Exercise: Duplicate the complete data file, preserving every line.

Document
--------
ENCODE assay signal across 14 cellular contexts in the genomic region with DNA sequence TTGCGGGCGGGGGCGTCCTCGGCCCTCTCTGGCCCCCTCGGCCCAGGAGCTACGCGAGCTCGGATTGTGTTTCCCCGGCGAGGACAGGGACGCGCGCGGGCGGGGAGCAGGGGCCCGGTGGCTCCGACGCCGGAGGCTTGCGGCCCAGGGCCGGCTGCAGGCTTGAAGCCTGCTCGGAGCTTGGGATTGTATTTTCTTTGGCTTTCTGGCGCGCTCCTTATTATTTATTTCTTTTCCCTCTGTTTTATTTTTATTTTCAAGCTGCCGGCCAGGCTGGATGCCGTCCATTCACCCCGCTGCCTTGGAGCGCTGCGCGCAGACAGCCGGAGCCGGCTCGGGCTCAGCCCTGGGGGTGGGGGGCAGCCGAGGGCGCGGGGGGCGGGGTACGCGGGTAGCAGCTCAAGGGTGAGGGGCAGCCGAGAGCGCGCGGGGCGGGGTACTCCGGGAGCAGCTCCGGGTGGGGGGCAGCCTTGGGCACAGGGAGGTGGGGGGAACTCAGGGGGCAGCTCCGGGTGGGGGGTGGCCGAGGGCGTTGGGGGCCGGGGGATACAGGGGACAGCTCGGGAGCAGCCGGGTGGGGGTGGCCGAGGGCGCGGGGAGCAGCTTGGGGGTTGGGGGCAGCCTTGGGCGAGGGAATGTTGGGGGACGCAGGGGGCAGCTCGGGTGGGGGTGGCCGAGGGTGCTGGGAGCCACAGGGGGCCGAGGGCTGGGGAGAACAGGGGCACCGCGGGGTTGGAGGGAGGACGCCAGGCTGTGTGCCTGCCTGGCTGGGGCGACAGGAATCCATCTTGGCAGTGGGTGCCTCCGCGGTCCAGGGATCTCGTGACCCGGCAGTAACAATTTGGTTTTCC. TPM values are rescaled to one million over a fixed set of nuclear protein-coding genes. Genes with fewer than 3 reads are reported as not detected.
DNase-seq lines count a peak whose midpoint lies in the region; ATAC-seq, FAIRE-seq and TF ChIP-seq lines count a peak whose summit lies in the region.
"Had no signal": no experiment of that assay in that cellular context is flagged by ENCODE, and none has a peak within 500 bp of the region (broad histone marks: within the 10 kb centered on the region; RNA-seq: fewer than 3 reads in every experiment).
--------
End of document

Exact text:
ENCODE assay signal across 14 cellular contexts in the genomic region with DNA sequence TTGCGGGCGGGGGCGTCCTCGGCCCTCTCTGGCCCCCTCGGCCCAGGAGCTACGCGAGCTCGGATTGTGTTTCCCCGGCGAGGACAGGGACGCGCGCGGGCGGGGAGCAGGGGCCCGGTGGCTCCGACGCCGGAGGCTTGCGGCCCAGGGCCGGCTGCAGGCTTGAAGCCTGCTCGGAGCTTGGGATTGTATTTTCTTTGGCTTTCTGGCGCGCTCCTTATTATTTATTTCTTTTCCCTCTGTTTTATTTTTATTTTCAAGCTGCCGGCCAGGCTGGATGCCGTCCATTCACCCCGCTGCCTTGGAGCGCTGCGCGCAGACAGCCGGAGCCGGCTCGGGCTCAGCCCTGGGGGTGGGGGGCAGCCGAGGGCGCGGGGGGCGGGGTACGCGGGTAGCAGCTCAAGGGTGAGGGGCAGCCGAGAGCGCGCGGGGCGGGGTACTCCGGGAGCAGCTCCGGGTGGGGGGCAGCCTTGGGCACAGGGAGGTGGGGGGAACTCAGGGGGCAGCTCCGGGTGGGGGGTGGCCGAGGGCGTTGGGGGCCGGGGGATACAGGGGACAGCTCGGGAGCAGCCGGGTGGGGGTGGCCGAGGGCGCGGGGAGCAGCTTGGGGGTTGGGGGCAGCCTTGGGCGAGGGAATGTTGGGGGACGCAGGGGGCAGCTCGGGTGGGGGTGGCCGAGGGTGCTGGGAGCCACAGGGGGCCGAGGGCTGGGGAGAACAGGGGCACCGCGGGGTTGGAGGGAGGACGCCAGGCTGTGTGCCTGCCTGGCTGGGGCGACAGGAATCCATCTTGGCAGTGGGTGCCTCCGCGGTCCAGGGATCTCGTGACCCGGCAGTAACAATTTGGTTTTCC. TPM values are rescaled to one million over a fixed set of nuclear protein-coding genes. Genes with fewer than 3 reads are reported as not detected.
DNase-seq lines count a peak whose midpoint lies in the region; ATAC-seq, FAIRE-seq and TF ChIP-seq lines count a peak whose summit lies in the region.
"Had no signal": no experiment of that assay in that cellular context is flagged by ENCODE, and none has a peak within 500 bp of the region (broad histone marks: within the 10 kb centered on the region; RNA-seq: fewer than 3 reads in every experiment).